Lord, make me an instrument of your peace,

Where there is hatred, let me sow love;

Where there is injury, pardon;

Where there is doubt, faith;

Where there is despair, hope;

Where there is darkness, light;

Where there is sadness, joy.

Grant that I may not so much seek to be consoled, as to console;

to be understood, as to understand;

to be loved, as to love.

For it is in giving that we receive.

It is in pardoning that we are pardoned,

and it is in dying that we are born to eternal life.

—Prayer of St. Francis of Assisi

Francis. Francisco. Frank. Oh my. What have we here? Someone different. Do we dare get our hopes up?

For a long time, I thought I couldn’t respect any pope unless the Curia was actively planning his demise. Then Cardinal Bergoglio of Argentina, the new elected pontiff, announced he was taking the name Francis, and my heart momentarily leapt.

But I waited to see which Francis.

With all due respect to devotees of St. Francis Xavier and St. Francis de Sales, my expectations would have remained solidly earthbound if either had been his primary inspiration — or if he were merely a mish-mosh of all former Francises.

But Francis of Assisi is another matter altogether. Sure enough, in his first audience with the media, the new pope confirmed that Assisi was first and foremost in his mind.

There’s a reason no pope before him has dared to take the name. It raises the bar considerably. Calling yourself Francis is much more than an honorific. It is a commitment. Francis is to Catholic sainthood as Lincoln is to the U.S. presidency — the standard.

The Gospel preaches a radical message, and Francis of Assisi, more than any other saint in the Catholic pantheon, lived it. He famously said, “Preach the Gospel at all times. If necessary, use words.”

So Pope Francis has some serious shoes to fill — presuming Francis of Assisi even wore shoes, which I doubt.

According to National Catholic Reporter’s Joshua McElwee, Bergoglio was sitting next to Cardinal Hummes, archbishop emeritus of Sao Paolo, Brazil, when he learned he had been elected pope. Hummes told him, “Don’t forget the poor.”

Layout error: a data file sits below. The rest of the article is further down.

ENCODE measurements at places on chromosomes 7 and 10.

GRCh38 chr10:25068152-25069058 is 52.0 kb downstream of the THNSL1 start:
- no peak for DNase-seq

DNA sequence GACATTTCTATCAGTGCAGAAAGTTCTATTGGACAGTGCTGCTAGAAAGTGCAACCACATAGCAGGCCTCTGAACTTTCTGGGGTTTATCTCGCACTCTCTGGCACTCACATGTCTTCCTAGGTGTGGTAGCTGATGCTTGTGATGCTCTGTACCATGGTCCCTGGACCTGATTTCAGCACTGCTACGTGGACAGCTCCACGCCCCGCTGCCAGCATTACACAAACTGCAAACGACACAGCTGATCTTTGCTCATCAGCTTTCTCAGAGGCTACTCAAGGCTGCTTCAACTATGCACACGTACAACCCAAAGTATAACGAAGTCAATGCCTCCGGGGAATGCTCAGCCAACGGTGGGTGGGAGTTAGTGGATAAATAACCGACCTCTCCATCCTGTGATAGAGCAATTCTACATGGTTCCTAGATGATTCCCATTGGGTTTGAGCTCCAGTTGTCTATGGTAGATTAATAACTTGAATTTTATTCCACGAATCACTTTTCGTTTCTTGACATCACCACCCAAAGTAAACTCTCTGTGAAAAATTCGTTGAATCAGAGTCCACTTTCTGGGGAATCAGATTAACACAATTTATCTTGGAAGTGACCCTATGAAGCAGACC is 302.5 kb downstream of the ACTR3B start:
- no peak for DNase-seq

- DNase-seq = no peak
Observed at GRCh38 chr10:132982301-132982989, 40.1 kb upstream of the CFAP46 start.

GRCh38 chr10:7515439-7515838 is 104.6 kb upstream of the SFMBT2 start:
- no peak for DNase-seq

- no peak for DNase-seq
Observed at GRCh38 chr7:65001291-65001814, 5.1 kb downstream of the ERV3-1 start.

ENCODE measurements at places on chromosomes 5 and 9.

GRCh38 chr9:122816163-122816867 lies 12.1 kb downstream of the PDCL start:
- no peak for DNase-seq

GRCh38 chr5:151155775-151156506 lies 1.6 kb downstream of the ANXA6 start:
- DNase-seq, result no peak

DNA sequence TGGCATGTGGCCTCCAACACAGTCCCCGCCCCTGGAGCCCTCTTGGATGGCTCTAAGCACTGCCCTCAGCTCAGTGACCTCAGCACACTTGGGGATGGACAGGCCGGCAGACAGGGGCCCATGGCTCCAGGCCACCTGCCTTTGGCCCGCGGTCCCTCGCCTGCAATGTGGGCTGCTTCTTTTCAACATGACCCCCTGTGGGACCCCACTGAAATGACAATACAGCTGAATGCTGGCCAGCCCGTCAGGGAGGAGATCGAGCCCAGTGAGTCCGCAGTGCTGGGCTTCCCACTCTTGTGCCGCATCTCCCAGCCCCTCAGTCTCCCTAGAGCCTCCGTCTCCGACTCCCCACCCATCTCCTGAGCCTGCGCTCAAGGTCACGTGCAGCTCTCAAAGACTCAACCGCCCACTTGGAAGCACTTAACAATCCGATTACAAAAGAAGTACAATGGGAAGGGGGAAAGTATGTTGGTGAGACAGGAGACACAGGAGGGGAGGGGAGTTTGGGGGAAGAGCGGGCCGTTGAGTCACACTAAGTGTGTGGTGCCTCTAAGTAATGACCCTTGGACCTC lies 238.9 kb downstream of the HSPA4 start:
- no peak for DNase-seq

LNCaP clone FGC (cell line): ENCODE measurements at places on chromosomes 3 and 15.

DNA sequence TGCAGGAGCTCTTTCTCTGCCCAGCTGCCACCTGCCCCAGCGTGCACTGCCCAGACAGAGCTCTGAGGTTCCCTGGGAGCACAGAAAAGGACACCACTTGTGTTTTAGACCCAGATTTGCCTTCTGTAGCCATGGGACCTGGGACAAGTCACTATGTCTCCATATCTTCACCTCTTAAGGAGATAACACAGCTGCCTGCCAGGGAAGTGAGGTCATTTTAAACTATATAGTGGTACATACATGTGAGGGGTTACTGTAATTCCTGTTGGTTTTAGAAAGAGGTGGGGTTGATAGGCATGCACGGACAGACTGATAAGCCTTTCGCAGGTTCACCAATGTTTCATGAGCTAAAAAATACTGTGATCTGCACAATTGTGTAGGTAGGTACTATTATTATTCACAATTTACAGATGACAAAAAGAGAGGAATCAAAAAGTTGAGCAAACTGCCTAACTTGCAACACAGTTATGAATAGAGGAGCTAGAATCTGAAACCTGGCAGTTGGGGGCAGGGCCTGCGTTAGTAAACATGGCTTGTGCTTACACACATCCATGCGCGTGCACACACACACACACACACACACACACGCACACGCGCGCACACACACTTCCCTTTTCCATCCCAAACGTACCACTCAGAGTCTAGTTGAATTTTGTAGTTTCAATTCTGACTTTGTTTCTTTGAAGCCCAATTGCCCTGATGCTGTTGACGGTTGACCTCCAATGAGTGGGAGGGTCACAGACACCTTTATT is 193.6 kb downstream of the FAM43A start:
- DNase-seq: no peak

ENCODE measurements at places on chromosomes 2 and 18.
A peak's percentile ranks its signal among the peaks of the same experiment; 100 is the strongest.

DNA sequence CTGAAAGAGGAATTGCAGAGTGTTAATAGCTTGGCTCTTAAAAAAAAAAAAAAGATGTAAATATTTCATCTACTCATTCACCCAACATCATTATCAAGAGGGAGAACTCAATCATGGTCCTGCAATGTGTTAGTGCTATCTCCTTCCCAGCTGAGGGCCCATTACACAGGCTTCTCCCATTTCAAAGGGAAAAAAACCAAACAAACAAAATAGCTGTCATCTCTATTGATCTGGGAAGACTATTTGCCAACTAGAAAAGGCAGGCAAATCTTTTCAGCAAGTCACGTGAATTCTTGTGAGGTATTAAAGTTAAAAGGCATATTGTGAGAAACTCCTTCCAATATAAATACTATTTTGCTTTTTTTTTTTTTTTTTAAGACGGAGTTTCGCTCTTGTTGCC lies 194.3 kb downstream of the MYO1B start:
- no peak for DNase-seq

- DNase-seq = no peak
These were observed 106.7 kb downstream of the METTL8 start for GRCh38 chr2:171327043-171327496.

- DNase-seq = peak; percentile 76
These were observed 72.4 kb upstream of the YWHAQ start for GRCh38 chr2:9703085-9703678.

“Then right away,” the new pope told the media, “thinking of the poor, I thought of Francis of Assisi. …

“For me he is the man of poverty, the man of peace, the man who loves and protects creation. These days we don’t have a very good relationship with creation, do we?”

He described Francis of Assisi as “the poor man who wanted a poor Church.” Then he said the words I only dreamed I would ever hear a pope say: “How I would love a Church that is poor and for the poor.” That probably doesn’t mean he’s going to sell off the Vatican treasures and redistribute the wealth. What it means is … well, we’ll see what it means.

The new pope also had some remarkable things to say to the media. Journalism, he said, “demands a particular concern for what is true, good and beautiful. This is something we have in common since the Church exists to communicate precisely this. It should be apparent that all of us are called not to communicate ourselves but this existential triad made up of truth, beauty and goodness.”

Oddly enough, that made me think of a Republican — Sen. Lamar Alexander of Tennessee.

At President Obama’s recent inauguration, Alexander enjoyed the thankless task of co-chairing the ceremonies, perhaps the last vestige of bipartisanship left in Washington. The ceremony called for Alexander and his counterpart, Democratic Sen. Chuck Schumer of New York, to say a few words to the assembled multitude. I expected perfunctory boilerplate from Alexander, but he surprised me.

He started his remarks by saying, “The novelist Alex Haley lived by six words: Find the good and praise it.”

Good words for Francis I to govern a Church by. The last pope to live by those six words was John XXIII, the last pope who didn’t govern by condemnation and fear and control, the last pope who had a sense of humor and humility and didn’t take himself too seriously, the last pope who was a genuine “man of the people.”

“Find the good and praise it” perfectly captures the tone of the Second Vatican Council, which John XXIII called and, contrary to what its detractors and dismissives seem to believe, will eventually save this Church.

By coming out of the gate humbly, Francis I has already raised the bar of expectations high. Can he sustain this? Can he return a corrupt Church hierarchy to holiness? You can bet the unholy connivers in the Curia (the incompetent Vatican bureaucracy) are already sharpening their knives.

Can the new pope reform this moral cesspool? The pious like to ask, “What would Jesus do?” Jesus would chase the moneychangers out of the temple — or in this case, out of the Vatican offices.

The journey is just beginning. Francis is clearly not very enlightened about same-sex marriage, and he certainly cannot afford to mindlessly uphold the Church’s traditional teaching on contraception, which the vast majority of Catholics long ago rejected.

But if he is the real deal, he will grow and develop and evolve as a leader. Like Lincoln. Like his namesake from Assisi. He’ll have the humility to learn from experience and from listening to others.

Do we dare to hope again?

So far, so good.

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